With that in mind, films like Hackers and Johnny Mnemonic had a huge impact on our digital aspirations and certainly helped to expand our perceptions of the growing cyberculture in America. As Dreadlock, I learned the ways of the digital world and was able to get a feel for the virtual realm. Alongside Sean, who went by Sparks at the time, we began to establish a sort of mythology for ourselves stemming from our activities both on the internet and in real life, which developed into an almost business-like partnership complete with aspirations of starting an actual company. This early partnership was the beginning of what we called SNN, which stood simply for “Sean ‘N’ Nick.” In later years this would evolve into The Sean and Nick Network, which, today, is a culmination of our childhood activities realized in an adult world.
The adventures of Dreadlock and Sparks were a whirlwind of creative exploits that ranged from storywriting, roleplaying, and acts of imagination, to arts and crafts, outdoor exploration, and more. Pretty much any and all creative activities that we pursued had a connection to our imaginary company, and would later inspire some aspect of my own later endeavors, such as my comic book and storywriting properties. It was later in the 90’s that I gathered these properties together into a singular body, using my wave of creative inspiration to create the first iteration of what I thought of as my own personal empire. An offshoot of SNN, Angel Assassin Productions was the entity I developed for the purposes of producing, publishing, and distributing the creative works that I intended to create: comic books, novels, video games, movies; I wanted to do it all, and Angel Assassin was the vehicle I created to achieve that end.
I feel that Angel Assassin, my personal attempt at making a name for myself away from SNN, may have actually come about as a product of an increasing element of loneliness that was arising in my life. In 1996, I moved away from my hometown, and away from Sean, which created a rift between the Dreadlock and Sparks personas, thus rending the world of SNN. As I settled into my new home in California, I became Anticrash, and Sean adopted the nickname of Sliptide, which he still uses to this day. As Anticrash, I became someone entirely different from Dreadlock. I was emotional, tempestuous, lonely, and afraid. I had no friends in my new home, and struggled in my schooling and with the prospects of social interaction at my new high school. In response to this new struggle that I faced, I began developing ideas about who I wanted to be. That is the basis of the Anticrash persona; a true badass, adept at the ways of the world and the internet alike. He is sharp as a tack, witty, athletic, socially proficient, and popular with the women. Everything that I was not at the time.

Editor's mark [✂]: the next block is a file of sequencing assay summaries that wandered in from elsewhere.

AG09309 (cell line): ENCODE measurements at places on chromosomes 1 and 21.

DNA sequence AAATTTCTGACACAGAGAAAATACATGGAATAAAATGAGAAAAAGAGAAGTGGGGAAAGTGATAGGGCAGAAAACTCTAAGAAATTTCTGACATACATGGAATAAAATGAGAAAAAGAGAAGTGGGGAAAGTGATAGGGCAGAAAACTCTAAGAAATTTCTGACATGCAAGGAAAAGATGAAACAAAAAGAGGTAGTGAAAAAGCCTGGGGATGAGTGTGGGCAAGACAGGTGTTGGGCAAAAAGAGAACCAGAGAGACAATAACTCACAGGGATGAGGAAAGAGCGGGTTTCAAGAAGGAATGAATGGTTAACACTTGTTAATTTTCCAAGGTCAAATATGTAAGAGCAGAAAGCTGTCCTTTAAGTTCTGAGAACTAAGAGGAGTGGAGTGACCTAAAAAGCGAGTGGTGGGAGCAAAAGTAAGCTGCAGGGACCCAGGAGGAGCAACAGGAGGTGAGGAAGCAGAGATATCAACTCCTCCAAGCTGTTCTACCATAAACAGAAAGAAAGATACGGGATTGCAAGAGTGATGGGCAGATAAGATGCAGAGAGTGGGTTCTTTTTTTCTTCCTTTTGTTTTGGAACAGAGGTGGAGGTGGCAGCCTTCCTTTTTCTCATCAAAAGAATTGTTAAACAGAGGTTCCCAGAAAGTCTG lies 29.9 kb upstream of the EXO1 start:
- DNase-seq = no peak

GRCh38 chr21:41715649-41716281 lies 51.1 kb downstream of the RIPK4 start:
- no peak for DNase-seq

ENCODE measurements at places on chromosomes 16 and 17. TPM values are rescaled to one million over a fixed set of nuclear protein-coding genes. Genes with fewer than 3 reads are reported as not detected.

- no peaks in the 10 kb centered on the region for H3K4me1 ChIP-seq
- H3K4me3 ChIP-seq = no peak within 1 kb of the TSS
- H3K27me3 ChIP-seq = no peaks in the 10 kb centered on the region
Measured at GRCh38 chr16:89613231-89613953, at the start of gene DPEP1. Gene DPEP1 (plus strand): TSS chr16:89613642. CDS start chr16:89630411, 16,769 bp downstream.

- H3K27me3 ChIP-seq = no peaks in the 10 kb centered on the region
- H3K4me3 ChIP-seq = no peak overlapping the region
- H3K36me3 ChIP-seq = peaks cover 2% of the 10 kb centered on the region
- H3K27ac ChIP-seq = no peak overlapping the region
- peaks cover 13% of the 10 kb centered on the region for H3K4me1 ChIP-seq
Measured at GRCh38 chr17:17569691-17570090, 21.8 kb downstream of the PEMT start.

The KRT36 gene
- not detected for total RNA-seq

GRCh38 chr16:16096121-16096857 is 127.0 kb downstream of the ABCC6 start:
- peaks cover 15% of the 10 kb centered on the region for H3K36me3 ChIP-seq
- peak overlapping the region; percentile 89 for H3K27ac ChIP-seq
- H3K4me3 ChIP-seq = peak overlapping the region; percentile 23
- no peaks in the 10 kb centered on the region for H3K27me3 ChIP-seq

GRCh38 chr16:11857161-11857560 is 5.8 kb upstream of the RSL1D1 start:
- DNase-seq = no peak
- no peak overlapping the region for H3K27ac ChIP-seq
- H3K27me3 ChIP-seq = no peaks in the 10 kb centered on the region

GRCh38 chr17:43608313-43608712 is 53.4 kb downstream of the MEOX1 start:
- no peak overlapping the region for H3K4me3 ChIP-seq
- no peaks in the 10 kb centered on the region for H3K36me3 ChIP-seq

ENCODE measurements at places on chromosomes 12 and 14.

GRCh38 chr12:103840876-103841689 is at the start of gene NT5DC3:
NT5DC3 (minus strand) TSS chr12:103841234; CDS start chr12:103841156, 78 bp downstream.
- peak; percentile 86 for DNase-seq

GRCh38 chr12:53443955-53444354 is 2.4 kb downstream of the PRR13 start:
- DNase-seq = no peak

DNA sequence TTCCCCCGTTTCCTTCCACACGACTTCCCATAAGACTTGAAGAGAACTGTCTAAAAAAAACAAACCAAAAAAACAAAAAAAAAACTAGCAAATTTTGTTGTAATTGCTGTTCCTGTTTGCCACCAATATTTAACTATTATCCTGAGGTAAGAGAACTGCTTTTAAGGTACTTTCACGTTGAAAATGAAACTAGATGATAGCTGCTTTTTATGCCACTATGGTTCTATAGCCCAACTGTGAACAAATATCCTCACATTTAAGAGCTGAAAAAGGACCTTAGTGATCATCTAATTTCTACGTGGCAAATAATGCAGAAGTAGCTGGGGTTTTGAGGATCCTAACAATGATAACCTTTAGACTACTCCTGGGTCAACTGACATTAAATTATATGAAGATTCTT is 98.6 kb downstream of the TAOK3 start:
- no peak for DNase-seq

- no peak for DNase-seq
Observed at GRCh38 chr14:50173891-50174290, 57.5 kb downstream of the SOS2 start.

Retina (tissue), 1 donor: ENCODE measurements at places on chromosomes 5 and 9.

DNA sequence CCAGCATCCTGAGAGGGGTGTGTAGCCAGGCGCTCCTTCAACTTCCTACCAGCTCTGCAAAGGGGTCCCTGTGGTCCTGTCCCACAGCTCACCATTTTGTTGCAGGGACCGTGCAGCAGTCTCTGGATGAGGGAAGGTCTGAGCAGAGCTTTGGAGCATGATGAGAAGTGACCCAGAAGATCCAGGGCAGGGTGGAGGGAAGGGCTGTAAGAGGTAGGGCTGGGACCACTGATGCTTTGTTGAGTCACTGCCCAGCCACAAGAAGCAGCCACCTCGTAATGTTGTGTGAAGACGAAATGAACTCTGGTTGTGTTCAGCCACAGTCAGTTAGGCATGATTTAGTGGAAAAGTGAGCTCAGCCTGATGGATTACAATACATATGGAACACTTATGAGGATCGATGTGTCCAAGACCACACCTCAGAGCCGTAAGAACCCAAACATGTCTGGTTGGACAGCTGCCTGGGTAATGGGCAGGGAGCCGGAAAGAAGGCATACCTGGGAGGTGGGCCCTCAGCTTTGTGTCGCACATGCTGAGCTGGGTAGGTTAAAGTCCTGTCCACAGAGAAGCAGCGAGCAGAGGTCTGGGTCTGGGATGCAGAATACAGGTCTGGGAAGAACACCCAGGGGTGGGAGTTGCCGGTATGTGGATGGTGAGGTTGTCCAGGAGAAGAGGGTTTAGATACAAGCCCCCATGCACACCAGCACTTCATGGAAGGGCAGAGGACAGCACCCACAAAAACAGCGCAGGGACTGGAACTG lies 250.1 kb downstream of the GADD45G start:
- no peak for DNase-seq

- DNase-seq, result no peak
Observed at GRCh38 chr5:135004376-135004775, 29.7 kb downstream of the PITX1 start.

I can’t say that I, as a real person, have ever been on par with Anticrash in any regard. I consider myself to be smart, funny, and (on occasion) charming, but any similarities between the two of us peaked in my early twenties as I emerged from my high school awkwardness and adapted to life as a college student. I’m going on thirty now; I’ve matured, become wiser, and grown up and away from what Anticrash used to be. I still use the name on occasion, but in terms of identity, it is no longer representative of who or what I desire to be in my life.
Anticrash was just a kid with Photoshop; Nicholas Cristo is a Graphic Designer.
- Oscar Wilde (1854-1900, Irish poet, writer, and aesthete) - Full quote: "The supreme object of life is to live. Few people live. It is true life only to realize one's own perfection, to make one's every dream a reality."
- Ghost-Memories (of a world that never was) - by Nicholas Cristo Pasqualetti (work in progress)
- Blogger - blog-publishing service founded in 1999; acquired by Google in 2003.
- Hackers (1995) - American cyberpunk thriller, dir. Iain Softley.
- IRC - Internet Relay Chat.
- Newsgroups - Online messaging repository usually within the Usenet system.
- Johnny Mnemonic (1995) - Canadian-American cyberpunk action thriller, dir. Robert Longo. Based on the short story by William Gibson.
- SNN Core - The Sean and Nick Network. Defunct.
Where to find me on the world wide web:
"Odd how the creative power at once brings
the whole universe to order."